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Beta-Arbitrage Strategies: When Do They Work, and Why?

Last Updated on 10 February, 2024 by Rejaul Karim

The paper “Beta-Arbitrage Strategies: When Do They Work, and Why?” by Tony Berrada, Reda Jürg Messikh, Gianluca Oderda, and Olivier V. Pictet explores a strategy that bets against beta, by going long in low beta stocks and short in high beta stocks, which tends to outperform the market.

The authors consider a market in which diversity is maintained, i.e. no single stock can dominate the entire market, and they show that beta-arbitrage strategies mechanically out-perform the market portfolio. The paper provides empirical support to their explanation on equity country indices, equity sectors, individual stocks, and stock portfolios.

Finally, the authors show how to construct optimal beta-arbitrage strategies that maximize the expected return relative to a given benchmark.

Abstract Of Paper

Contrary to what traditional asset pricing would imply, a strategy that bets against beta, by going long in low beta stocks and short in high beta stocks, tends to outperform the market. We consider a market in which diversity is maintained, i.e. no single stock can dominate the entire market, and we show that beta-arbitrage strategies mechanically out-perform the market portfolio. We provide empirical support to our explanation on equity country indices, equity sectors, individual stocks, and stock portfolios. Finally, we show how to construct optimal beta- arbitrage strategies that maximize the expected return relative to a given benchmark.

Original paper – Download PDF

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Author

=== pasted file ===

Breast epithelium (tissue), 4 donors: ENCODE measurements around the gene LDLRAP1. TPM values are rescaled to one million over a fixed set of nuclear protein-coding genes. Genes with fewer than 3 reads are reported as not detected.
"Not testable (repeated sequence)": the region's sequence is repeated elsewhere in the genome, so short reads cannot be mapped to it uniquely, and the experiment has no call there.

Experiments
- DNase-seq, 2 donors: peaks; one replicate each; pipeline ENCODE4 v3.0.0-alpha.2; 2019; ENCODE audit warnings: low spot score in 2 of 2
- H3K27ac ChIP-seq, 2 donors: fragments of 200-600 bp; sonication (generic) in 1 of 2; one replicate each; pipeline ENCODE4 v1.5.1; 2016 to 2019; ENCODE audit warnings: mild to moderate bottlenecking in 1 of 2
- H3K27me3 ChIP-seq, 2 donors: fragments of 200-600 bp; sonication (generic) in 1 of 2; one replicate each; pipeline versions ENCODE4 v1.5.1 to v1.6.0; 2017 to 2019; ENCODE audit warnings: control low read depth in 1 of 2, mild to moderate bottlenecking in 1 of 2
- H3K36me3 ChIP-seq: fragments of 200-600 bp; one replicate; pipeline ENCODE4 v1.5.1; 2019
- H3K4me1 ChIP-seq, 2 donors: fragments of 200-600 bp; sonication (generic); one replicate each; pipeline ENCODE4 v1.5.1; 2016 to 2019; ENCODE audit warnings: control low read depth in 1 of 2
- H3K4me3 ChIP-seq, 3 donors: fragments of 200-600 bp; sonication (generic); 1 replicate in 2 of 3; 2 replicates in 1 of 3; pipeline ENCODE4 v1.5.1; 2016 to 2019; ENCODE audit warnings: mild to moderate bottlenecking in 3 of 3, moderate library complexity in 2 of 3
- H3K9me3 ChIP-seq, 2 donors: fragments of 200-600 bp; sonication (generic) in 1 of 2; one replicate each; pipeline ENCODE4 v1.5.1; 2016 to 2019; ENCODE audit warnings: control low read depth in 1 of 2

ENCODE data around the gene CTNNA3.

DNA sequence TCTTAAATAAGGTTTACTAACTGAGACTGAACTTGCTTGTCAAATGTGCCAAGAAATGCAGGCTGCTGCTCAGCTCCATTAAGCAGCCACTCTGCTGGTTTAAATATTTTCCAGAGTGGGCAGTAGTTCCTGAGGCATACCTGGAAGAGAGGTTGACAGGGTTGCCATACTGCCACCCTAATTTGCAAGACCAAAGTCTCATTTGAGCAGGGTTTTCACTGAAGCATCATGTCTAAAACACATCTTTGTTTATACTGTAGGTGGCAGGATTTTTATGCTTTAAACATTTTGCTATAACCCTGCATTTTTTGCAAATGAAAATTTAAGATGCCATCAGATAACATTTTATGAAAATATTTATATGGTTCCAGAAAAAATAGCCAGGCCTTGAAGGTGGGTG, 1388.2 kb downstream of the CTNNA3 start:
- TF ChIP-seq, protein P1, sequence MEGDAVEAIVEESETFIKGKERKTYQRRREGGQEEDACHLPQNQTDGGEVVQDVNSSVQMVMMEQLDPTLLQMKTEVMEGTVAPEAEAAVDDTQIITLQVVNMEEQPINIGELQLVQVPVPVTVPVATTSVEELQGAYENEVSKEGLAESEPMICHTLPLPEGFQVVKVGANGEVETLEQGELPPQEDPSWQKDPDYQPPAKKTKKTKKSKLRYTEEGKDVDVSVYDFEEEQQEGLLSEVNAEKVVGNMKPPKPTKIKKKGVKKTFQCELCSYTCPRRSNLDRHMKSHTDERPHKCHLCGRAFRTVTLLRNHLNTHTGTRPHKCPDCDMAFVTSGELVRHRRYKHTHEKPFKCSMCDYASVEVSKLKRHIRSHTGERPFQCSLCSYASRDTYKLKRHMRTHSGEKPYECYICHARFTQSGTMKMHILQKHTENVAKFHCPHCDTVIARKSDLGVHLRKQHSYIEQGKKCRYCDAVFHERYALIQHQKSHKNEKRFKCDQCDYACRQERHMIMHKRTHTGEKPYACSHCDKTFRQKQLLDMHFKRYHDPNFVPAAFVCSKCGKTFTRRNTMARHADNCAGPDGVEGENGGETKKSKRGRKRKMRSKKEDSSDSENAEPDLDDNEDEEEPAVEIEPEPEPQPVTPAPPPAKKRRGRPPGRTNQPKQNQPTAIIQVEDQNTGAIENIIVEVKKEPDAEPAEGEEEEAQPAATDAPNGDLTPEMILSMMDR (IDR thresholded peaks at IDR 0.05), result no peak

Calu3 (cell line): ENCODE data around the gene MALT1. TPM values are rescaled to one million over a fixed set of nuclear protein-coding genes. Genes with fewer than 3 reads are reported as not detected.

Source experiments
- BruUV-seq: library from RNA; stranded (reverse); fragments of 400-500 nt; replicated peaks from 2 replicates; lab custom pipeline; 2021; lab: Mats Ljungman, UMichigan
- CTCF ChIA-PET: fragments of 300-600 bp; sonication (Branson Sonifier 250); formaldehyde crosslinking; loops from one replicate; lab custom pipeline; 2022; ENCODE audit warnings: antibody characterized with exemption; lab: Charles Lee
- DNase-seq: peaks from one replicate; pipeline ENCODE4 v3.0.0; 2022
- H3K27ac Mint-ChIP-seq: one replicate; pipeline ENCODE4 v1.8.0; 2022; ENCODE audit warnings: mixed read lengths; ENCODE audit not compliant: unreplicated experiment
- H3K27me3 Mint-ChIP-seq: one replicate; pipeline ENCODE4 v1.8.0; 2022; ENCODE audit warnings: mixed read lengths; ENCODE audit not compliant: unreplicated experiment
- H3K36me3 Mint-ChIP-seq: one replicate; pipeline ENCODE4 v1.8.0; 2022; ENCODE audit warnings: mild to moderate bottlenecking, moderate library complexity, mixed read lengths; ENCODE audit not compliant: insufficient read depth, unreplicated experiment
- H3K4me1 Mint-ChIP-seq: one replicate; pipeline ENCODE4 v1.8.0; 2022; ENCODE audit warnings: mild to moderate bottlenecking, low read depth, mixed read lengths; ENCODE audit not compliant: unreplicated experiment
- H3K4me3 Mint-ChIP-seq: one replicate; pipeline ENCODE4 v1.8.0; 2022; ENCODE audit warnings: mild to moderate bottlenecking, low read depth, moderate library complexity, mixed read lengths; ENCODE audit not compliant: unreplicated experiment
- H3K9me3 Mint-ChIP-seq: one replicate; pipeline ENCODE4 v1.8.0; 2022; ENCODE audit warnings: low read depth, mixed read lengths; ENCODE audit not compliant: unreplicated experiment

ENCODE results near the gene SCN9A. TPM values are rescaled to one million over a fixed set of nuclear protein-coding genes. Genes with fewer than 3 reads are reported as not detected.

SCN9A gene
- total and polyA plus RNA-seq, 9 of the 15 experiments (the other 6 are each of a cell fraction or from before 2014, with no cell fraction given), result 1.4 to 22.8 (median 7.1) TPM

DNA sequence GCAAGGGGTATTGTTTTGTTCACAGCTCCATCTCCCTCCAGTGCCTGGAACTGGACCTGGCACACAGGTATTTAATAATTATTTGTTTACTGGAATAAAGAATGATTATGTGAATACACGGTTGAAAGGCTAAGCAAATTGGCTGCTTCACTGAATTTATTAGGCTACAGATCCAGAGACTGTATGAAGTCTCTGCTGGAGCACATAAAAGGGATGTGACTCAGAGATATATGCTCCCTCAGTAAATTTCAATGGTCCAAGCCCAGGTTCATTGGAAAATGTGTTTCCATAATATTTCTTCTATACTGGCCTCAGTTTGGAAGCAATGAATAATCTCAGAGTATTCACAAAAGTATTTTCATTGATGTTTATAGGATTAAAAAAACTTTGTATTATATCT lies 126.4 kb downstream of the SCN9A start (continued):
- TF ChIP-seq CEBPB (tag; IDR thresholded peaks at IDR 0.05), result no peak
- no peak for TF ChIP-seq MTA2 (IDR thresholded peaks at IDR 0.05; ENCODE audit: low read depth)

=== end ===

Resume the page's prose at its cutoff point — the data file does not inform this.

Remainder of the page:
Tony Berrada
University of Geneva – Geneva Finance Research Institute (GFRI); Swiss Finance Institute

Reda Jürg Messikh
Pictet Asset Management SA

Gianluca Oderda
Ersel Asset Management SGR s.p.a.

Olivier V. Pictet
Pictet Asset Management

Conclusion

The paper “Beta-Arbitrage Strategies: When Do They Work, and Why?” by Tony Berrada, Reda Jürg Messikh, Gianluca Oderda, and Olivier V. Pictet concludes that a strategy that bets against beta, by going long in low beta stocks and short in high beta stocks, tends to outperform the market.

The authors consider a market in which diversity is maintained, i.e. no single stock can dominate the entire market, and they show that beta-arbitrage strategies mechanically out-perform the market portfolio.

The paper provides empirical support to their explanation on equity country indices, equity sectors, individual stocks, and stock portfolios. Finally, the authors show how to construct optimal beta-arbitrage strategies that maximize the expected return relative to a given benchmark.

Related Reading:

Time-Varying Leverage Demand and Predictability of Betting-Against-Beta

Beta-Arbitrage Strategies: When Do They Work, and Why?

FAQ

What is the main strategy explored in the paper “Beta-Arbitrage Strategies: When Do They Work, and Why?”?

The main strategy explored in the paper is a beta-arbitrage strategy that involves going long in low beta stocks and short in high beta stocks. This strategy is designed to bet against beta and tends to outperform the market, contrary to what traditional asset pricing would imply.

What market conditions or characteristics does the paper consider for the beta-arbitrage strategy to outperform the market portfolio?

The paper considers a market in which diversity is maintained, meaning that no single stock can dominate the entire market. Under such conditions, the authors demonstrate that beta-arbitrage strategies mechanically outperform the market portfolio.

Does the paper provide empirical support for its explanation of beta-arbitrage strategies?

Yes, the paper provides empirical support for its explanation on various levels, including equity country indices, equity sectors, individual stocks, and stock portfolios. The authors use empirical evidence to validate the effectiveness of beta-arbitrage strategies in outperforming the market.

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